T

Tracy ~ The UnOfficial Witch of Ridgewood said...

Here's what I think. I've had good and bad experiences with people of many different religions. When it comes right down to it, it's not an entire religion to blame, but some of it's followers.

Mahatma Gandhi was quoted as saying, "I like your Christ, not your Christians".

I think that the same applies to anyone who is convinced that theirs is the one true way and that those who believe differently are flawed.

The one true way lies in allowing others to finding their own path to the Divine.

Not all who wanders is lost.

Tracy ~ The UnOfficial Witch of Ridgewood said...

I've had just as many unpleasant experiences with Wiccans.

Thankfully, the majority are true to their beliefs.

Deborah said...

Crowley's explanation never made sense. If you needed to draw a distinction between stagecraft and spellcraft, surely you were already "in the know" about whether or not there was such a thing as real spellcraft? In other words, anyone reading Crowley already knew the two were different, and were unlikely to be confused about which was Crowley's topic. And those who were likely to be confused wouldn't know Crowley's explanation for the k at the end, and so wouldn't be less confused.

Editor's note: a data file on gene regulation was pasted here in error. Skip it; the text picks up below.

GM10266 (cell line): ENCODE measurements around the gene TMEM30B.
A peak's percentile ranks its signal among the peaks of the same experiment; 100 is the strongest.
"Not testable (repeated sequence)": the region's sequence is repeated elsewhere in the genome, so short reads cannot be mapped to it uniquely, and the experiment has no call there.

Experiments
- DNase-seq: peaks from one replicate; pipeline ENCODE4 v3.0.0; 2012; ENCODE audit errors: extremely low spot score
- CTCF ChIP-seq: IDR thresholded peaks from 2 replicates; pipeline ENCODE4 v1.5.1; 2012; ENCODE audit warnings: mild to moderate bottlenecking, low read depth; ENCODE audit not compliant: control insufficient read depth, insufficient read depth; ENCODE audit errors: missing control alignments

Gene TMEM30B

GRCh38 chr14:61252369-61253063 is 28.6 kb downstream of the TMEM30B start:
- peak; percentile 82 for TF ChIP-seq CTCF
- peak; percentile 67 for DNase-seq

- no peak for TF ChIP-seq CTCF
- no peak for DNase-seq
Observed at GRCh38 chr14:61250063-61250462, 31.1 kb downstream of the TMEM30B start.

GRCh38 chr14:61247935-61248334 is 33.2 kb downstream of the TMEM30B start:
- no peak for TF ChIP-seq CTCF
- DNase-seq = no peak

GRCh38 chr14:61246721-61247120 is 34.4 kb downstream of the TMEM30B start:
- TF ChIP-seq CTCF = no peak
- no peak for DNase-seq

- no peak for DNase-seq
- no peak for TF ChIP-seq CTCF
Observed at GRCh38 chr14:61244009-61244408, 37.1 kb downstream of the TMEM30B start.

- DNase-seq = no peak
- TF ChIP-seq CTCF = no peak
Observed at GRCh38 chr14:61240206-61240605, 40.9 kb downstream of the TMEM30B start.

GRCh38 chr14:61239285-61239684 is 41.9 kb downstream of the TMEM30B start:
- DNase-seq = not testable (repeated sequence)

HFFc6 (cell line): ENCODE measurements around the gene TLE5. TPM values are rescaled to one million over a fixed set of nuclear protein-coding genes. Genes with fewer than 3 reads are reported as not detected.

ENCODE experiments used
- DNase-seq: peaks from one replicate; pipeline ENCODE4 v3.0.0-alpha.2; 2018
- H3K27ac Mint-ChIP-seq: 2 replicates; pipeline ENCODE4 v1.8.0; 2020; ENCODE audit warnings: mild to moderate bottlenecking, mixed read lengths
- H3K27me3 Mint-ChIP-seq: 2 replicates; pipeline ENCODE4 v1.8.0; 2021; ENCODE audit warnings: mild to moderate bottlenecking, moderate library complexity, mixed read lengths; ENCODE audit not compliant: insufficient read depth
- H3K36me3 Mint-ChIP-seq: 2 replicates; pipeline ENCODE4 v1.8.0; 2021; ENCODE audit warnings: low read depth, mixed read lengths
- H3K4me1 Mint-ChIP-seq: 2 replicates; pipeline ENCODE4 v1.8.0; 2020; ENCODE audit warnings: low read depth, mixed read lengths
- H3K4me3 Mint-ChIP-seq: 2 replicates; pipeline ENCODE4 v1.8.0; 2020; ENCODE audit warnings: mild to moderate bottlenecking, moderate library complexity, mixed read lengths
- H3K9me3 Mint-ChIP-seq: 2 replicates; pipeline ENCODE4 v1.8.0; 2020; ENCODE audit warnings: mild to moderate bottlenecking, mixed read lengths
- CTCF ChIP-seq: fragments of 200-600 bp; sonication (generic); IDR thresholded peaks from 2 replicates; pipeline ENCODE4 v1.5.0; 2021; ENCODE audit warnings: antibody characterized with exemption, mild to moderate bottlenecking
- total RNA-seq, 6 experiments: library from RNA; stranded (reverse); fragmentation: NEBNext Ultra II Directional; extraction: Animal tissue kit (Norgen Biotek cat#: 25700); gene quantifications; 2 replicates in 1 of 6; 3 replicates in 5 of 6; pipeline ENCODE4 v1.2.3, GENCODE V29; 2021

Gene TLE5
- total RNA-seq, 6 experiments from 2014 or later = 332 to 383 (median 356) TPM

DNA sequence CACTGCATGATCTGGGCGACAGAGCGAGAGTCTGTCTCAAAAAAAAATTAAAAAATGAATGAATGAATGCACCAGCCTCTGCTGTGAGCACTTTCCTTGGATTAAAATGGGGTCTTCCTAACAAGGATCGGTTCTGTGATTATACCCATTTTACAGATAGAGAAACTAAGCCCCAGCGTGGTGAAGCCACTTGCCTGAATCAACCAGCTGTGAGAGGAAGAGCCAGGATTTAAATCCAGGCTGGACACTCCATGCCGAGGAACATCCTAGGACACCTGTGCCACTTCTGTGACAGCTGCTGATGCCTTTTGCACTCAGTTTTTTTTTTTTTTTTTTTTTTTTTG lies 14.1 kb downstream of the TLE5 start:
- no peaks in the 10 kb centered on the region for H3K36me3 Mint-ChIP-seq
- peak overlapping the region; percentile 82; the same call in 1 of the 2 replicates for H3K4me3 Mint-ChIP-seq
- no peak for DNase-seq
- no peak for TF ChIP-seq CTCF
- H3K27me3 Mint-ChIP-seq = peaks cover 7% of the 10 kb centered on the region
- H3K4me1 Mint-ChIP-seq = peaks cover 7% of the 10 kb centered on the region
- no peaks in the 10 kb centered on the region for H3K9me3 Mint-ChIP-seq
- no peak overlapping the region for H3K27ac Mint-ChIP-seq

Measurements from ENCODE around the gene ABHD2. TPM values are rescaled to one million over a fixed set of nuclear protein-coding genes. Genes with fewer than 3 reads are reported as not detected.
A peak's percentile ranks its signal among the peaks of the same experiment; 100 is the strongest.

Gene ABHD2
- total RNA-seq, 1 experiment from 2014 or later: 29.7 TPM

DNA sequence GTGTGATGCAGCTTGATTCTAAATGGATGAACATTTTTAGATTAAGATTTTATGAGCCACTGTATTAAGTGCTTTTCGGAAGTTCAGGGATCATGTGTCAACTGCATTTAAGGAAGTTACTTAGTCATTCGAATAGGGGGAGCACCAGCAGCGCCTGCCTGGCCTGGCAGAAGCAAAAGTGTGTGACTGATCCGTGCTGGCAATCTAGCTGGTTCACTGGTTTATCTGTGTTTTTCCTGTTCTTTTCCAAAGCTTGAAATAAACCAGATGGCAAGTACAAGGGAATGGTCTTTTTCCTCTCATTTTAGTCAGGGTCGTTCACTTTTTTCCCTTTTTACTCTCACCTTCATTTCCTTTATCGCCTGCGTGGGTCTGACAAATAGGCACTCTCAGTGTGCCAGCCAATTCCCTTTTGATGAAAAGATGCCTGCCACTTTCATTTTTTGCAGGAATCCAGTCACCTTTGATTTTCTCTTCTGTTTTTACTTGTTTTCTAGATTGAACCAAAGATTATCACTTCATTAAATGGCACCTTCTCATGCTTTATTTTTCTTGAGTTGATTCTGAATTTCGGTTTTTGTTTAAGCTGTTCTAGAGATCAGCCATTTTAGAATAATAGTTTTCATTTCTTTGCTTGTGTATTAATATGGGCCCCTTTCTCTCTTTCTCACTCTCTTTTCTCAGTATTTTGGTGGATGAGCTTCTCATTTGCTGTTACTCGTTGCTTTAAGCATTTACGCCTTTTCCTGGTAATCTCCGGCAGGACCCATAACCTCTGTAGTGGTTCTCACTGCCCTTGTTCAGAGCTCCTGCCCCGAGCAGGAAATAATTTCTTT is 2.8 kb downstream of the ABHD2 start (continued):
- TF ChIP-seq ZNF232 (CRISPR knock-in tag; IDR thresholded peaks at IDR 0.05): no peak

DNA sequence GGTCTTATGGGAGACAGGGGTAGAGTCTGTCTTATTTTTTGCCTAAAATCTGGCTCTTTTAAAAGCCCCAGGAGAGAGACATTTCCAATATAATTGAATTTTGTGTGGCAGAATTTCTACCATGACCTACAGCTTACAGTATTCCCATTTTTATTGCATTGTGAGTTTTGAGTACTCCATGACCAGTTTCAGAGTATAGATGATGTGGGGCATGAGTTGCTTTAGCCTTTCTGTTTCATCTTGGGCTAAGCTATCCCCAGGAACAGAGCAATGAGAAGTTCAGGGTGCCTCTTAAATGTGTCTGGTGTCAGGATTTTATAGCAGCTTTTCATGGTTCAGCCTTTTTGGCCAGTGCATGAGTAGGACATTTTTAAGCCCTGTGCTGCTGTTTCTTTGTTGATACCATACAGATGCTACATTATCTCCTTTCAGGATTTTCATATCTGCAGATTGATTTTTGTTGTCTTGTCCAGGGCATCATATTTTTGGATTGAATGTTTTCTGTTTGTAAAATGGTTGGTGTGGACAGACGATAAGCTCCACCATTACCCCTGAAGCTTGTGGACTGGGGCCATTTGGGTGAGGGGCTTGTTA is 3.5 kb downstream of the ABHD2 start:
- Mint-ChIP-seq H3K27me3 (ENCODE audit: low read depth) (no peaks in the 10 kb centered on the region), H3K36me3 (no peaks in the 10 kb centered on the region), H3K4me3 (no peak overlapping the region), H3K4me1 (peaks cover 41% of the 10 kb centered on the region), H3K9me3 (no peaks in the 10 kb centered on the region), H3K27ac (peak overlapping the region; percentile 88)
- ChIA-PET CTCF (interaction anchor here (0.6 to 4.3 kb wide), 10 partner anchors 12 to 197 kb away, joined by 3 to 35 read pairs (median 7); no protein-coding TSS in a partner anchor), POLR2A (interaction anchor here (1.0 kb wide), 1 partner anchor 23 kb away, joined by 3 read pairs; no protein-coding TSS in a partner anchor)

Like much of what Crowley said, it was a trick. It's also likely that Crowley's real reason had to do with the numerology of the word.

As a writer I am not fond of fake spellings or Unnecessary Capitalization.

Spelling magic with a k defintely does draw attention to oneself, not in the sense of being in or out of the broom closet, but in the sense of "look at me and my adorable spelling tricks." No thanks.

Tracy ~ The UnOfficial Witch of Ridgewood said...

Personally, if I were addressing a room full of Witches, I wouldn't give the spelling of the word or the fact that I might be drawing attention to myself a second thought.

However, if I were using the word in a situation where I was fairly certain not everyone was, "in the know", I probably wouldn't use it at all. I just think it's easier than having to explain the word's alternative meaning.